Last Month's Most Accessed Feature: ELISA meet NLISA: A novel immunosorbent assay with gel electrophoresis

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  • Published: Dec 1, 2017
  • Categories: Electrophoresis
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ELISA meet NLISA: A novel immunosorbent assay with gel electrophoresisFalse detections

Using gel electrophoresis and DNA, a team of US researchers has developed a novel form of enzyme-linked immunosorbent assay (ELISA) that is faster, more sensitive and less prone to false detections than existing versions. Termed a nanoswitch-linked immunosorbent assay (NLISA), it could form the basis for quick, cheap and effective medical diagnosis devices, say the researchers, led by Wesley Wong at Harvard Medical School in Boston, US.

Conventional ELISAs use antibodies targeted to a protein of interest, which are attached to a flat glass surface, to capture any examples of that protein in a sample flowing over them. A solution of the same antibody, but this time with an attached fluorescent label, is then passed over the surface. The fluorescently-labelled antibodies will bind to any captured proteins, which are then detected by the emitted fluorescence.

Although ELISAs are widely used for detecting specific proteins, including disease biomarkers, they suffer from a number of shortcomings. For a start, they’re slow, primarily due to the time taken to pass first the sample and then a solution of fluorescently-labelled antibodies over a surface. They’re also prone to false detections, especially when used with complex biological fluids such as blood or urine, because antibodies aren’t foolproof and can bind with similar, non-target proteins. What is more, proteins in the sample can also bind directly to the flat surface, which can also interfere with the detection process.

In the loop

By contrast, the NLISA doesn’t suffer from any of these shortcomings. Rather than attach the antibodies to a glass surface, Wong and his team attach them to a strand of DNA. In fact, they attach two antibodies that bind to the same protein to each end of a long strand of DNA, producing what they call a nanoswitch. The idea is that when these antibodies encounter the protein of interest, they both bind to it, causing the formerly straight DNA strand to curl into a loop.

This change in shape can be spotted by gel electrophoresis, because straight, unbound DNA migrates faster than bound, looped DNA, offering a clear way to detect the protein. The protein concentration can also be determined from the intensity of the band produced by the looped DNA in the gel, which Wong and his team showed could be imaged with an iPad.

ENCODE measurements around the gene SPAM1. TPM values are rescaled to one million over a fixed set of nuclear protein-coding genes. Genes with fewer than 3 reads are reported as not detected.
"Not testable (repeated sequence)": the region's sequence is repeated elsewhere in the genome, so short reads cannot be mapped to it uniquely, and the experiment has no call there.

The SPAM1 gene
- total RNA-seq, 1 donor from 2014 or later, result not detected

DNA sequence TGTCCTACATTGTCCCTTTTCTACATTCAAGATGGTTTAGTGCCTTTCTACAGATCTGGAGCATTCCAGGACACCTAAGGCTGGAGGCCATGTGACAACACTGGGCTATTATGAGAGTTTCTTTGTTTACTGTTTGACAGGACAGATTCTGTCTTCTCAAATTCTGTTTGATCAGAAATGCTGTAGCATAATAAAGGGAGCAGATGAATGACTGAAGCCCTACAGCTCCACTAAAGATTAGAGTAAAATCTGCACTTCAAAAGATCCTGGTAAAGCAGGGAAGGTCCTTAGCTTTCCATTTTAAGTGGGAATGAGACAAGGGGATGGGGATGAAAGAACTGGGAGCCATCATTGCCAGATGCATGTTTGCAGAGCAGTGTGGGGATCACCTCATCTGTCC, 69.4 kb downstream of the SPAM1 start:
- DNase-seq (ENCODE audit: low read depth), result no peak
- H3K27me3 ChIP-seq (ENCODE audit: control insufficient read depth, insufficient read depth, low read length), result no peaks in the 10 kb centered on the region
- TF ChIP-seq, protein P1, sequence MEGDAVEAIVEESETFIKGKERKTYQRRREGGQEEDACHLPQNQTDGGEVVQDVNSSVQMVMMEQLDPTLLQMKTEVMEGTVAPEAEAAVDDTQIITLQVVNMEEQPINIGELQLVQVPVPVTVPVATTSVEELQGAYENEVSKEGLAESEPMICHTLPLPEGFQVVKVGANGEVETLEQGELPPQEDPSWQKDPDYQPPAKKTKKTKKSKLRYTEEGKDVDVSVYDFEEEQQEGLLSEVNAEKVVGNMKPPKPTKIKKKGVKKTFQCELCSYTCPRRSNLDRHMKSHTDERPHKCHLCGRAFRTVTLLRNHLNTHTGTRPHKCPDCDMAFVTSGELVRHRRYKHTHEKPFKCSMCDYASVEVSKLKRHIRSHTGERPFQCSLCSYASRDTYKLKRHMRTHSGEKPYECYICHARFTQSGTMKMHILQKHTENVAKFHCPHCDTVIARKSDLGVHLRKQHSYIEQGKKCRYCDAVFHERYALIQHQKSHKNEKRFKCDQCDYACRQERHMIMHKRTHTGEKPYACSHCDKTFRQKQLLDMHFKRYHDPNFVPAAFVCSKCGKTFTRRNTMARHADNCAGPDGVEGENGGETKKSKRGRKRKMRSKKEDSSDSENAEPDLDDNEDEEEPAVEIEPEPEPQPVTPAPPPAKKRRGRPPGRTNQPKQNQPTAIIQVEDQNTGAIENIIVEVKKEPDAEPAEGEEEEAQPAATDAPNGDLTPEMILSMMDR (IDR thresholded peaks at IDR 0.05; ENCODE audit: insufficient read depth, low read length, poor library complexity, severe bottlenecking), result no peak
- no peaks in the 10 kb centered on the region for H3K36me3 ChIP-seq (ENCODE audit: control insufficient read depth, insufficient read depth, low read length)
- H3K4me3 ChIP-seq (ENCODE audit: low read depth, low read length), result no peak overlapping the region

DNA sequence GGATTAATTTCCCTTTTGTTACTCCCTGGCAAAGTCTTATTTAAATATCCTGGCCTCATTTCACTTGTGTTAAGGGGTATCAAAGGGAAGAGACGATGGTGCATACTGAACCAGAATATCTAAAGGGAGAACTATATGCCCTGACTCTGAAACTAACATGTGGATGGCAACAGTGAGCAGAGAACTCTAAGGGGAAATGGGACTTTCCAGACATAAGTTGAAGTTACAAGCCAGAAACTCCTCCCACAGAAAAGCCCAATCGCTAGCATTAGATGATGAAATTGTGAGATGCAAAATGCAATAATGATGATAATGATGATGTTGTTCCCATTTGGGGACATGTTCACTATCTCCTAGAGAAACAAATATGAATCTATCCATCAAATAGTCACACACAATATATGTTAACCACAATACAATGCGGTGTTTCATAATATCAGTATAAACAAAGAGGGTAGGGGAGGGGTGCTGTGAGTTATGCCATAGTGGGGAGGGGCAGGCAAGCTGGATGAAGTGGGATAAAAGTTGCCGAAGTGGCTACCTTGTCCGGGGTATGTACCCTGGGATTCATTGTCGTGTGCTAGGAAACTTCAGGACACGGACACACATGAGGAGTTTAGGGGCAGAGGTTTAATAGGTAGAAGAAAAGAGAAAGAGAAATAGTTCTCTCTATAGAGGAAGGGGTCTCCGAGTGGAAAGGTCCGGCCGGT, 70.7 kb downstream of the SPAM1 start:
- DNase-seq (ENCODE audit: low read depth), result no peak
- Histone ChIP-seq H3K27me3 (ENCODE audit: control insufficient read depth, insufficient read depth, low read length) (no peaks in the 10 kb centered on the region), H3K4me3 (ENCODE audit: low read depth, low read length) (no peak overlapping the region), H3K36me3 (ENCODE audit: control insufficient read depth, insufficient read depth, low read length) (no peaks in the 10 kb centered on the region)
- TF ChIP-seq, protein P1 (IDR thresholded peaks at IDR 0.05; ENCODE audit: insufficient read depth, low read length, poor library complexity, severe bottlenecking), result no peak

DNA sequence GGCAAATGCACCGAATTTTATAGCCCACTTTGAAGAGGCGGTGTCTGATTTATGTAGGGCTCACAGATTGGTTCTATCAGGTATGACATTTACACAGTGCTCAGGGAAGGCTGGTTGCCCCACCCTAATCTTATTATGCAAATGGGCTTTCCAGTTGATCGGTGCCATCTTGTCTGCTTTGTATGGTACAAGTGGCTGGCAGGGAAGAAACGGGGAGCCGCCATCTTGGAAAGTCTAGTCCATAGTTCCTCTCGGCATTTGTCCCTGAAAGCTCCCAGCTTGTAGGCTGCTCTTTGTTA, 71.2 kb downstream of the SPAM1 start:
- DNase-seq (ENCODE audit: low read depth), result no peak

This detection process takes just 45 minutes, around half the time of even the fastest form of ELISA. Preparing the nanoswitch takes much longer – over six hours – but this can be done in advance as the nanoswitches are quite stable, able to stay usable for around six months if stored in a refrigerator. More importantly, the risk of false detection is far less: in part, this is because there’s no glass surface for proteins to bind to, but it’s also due to the gel electrophoresis step.

Dislodged proteins

Although antibodies can, by mistake, bind to proteins with a similar amino acid sequence to the target protein, they don’t tend to bind as firmly. If exposed to some kind of force, such as the pull of an electric field or movement through a gel, then the similar protein can be dislodged. Wong and his team demonstrated this by testing NLISA on the similar proteins chorionic gonadotropin (CG) and luteinizing hormone (LH), using a nanoswitch with antibodies against LH.

Whereas LH produced a clear band, CG merely produced an indistinct smear in a different region of the gel, probably as a result of CG temporarily binding to the nanoswitches before being dislodged. The researchers then went on to show that NLISA could distinguish between other similar proteins, such as the same protein from two different serotypes of dengue virus.

NLISA also proved to be much more sensitive than ELISA. Wong and his team found that it could detect prostate-specific antigen (PSA) in 100μL of blood serum at concentrations as low as 5.6fM, compared with 220fM for ELISA. NLISA could thus offer a fast, accurate way to detect biomarkers for infectious diseases such as Ebola or an imminent heart attack at a much earlier stage than currently possible.

Proceedings of the National Academy of Sciences, 2017, 114, 10367–10372: "Nanoswitch-linked immunosorbent assay (NLISA) for fast, sensitive, and specific protein detection"

Article by Jon Evans

The views represented in this article are solely those of the author and do not necessarily represent those of John Wiley and Sons, Ltd.

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